3. As a result, there is xenophobia against people of different races, religions, etc., especially when take the jobs away from those who feel they are the “real” sons of the land. The latest crisis reflects a challenge to postmodernism. Localization is gaining ground at the expense of globalization.

4. During each such crisis of myth in the past (in USA and Britain) there has been a period of chaos and experimentation to try and reformulate the myth with the new realities.

It is too soon to predict how far this domino effect will go and what the new world order might look like. The news today is mainly defensive – how to protect one’s investments.
The Death of Britan

bryan
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Location: mostly Bay Area

Re: Brexit

Post by bryan »

Did anyone watch Assange, others? Have a summary (it's 7 hours on the night of the vote)? https://www.youtube.com/watch?v=kASShAK1ksI

What hope is there for the EU, other than kicking out all the politicians with built up political capital in the current system? What is the best way to "short the euro" (maybe just ignore it since I'm not too exposed to it anyway, USD being the likely safe haven for now)? Maybe EU stocks will tumble and they become attractive targets (increasing exports).

thrifty++
Posts: 1088
Joined: Sat May 23, 2015 3:46 pm

Re: Brexit

Post by thrifty++ »

I am not sure about the doomsday scenarios. It seems like people express them every single time a change happens but they dont come to fruition. Recently China and also before that Grexit, but also before that countless examples of people predicting the same with every change. Britain has a huge amount going for it. Britain has contributed more significant innovations that have transformed the world than any other country in history and arguably has also contributed the most to the creation of modern civilisation. It has a robust, sophisticated and powerful economy. I think it will be fine after the bumpy patches. There does not seem to be any reason for the UK to collapse aside from leaving the EU (if that is even a reason). I have not researched the matter in detail but surely there must have been some economic pros to UK leaving - more liberty around decision making, less inefficiency and red tape, less bailing out of failing states. The rest of the world shouldnt hate UK for leaving that seems unfair. There are many other countries that have many reasons to collapse which I am more concerned about - like China.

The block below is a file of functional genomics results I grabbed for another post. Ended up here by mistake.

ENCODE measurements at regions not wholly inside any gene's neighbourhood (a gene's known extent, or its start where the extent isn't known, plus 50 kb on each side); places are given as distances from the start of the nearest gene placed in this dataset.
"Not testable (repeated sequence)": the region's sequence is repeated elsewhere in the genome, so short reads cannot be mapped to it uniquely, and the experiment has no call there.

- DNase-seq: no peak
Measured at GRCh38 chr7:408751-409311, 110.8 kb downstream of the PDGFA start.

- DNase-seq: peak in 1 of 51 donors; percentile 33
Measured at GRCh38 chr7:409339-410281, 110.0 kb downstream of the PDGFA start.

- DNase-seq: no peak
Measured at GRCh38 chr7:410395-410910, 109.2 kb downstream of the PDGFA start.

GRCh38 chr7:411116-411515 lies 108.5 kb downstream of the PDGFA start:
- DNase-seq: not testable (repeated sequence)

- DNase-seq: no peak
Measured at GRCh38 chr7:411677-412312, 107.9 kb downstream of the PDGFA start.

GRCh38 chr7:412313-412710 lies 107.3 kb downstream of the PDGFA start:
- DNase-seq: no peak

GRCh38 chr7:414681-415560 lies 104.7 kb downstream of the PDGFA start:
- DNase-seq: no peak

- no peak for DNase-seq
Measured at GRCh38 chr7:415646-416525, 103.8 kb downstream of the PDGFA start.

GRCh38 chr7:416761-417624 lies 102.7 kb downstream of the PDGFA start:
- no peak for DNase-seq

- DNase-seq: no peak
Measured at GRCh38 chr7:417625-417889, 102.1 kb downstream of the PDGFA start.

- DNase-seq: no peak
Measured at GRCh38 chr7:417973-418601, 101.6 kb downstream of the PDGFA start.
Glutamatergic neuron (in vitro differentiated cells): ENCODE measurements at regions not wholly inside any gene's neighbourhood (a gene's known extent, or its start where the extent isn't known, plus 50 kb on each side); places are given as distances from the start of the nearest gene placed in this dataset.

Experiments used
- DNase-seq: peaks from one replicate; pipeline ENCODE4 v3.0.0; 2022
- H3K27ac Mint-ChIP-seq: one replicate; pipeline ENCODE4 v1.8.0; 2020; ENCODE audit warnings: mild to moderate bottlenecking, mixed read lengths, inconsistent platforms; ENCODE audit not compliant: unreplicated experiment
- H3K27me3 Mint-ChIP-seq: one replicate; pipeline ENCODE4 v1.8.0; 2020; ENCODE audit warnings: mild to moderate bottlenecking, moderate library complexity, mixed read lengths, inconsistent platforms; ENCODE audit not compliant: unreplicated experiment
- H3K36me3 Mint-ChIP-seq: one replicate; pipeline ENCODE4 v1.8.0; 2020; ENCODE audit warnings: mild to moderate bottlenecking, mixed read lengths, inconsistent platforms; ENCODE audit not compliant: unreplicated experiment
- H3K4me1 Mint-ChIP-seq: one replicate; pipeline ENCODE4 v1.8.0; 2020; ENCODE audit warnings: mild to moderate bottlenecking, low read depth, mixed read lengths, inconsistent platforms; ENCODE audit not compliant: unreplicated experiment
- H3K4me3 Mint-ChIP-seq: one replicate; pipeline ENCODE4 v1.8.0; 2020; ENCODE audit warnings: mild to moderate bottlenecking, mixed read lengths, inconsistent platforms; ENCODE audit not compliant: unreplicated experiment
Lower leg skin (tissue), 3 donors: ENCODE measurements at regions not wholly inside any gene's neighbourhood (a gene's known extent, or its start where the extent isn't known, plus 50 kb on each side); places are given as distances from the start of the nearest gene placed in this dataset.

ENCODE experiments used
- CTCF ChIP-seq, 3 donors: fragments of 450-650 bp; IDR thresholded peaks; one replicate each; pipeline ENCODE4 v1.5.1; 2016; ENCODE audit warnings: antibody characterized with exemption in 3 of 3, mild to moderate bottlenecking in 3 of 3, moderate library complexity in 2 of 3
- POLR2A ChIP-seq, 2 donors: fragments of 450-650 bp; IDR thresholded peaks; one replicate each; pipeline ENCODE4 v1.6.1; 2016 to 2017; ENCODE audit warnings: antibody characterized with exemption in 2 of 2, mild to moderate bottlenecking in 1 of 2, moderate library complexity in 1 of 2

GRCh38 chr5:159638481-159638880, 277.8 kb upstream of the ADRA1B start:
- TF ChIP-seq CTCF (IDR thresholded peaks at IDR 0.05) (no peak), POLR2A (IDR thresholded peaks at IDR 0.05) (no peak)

Last edited by thrifty++ on Sat Jun 25, 2016 2:18 am, edited 5 times in total.

thrifty++
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Re: Brexit

Post by thrifty++ »

I keep seeing the Permanent Portfolio referenced all over this site. Would someone be so kind as to explain what it consists of?

saving-10-years
Posts: 554
Joined: Thu Oct 31, 2013 9:37 am
Location: Warwickshire, UK

Re: Brexit

Post by saving-10-years »

Its a very illuminating discussion. Thanks for the perspectives beyond the UK. Apologies to @iDave and others for causing some unpleasant temporary ripples (I very much hope temporary) in ERE portfolios.

@fiby41 Its a poll (not the same as reality), you might also notice that it records the voting behaviour of 91%-84% of those who they asked. As 'only' 72% voted then some of those they asked made up an answer. I am not inclined to rely @YouGov polls as other than indicative.

However you raise an interesting issue. Is your argument that as we age and gather experience people should get less weighting to their vote? Or perhaps like a bell curve as they age they get more weighting until they hit 40s/50s (where they are voting on behalf of others too young to vote, their children) and then decline as they retire? I sort of like that idea. Any ideas of how to implement it?

Thanks to @Ego for the laughs. Yes, that is what it sort of feels like. But we did it anyway. The problem is that the UK very nearly didn't do it. The vote was very close so I am fully aware that there are a lot of people in my country who thought this was mad, bad and voted against it but now have to live with it.

@ Dragline. Definitely staying and not sure why the population would decline. Can you explain? EU immigration won't cease (or I don't expect it to) and its under half the current total. http://www.migrationwatchuk.org/statist ... statistics

@Bryan. Seven hours is too long but the impact on the EU is the interesting and worrying question. Its one of the things that made me waiver in how to vote. But then I can't see how to make the EU work by remaining in either. Perhaps it works fine and its only a UK perspective (of slightly more than half of the referendum voters) that it does not.

@BRUTE Succinct and accurate as always

@ thrifty+++ Thanks for that.

radamfi
Posts: 125
Joined: Thu Dec 11, 2014 5:46 pm

Re: Brexit

Post by radamfi »

saving-10-years wrote:Thanks to @Ego for the laughs. Yes, that is what it sort of feels like. But we did it anyway. The problem is that the UK very nearly didn't do it. The vote was very close so I am fully aware that there are a lot of people in my country who thought this was mad, bad and voted against it but now have to live with it.
Why should I have to live with it? If you had any compassion about what might happen to your fellow UK and EU citizens then you wouldn't have done what you have done. Certainly, EU citizenship should be available to any UK citizen on demand.

You still haven't addressed my point about whether you have the right to imprison me in the UK.

You even don't care about imprisoning your DS in the UK.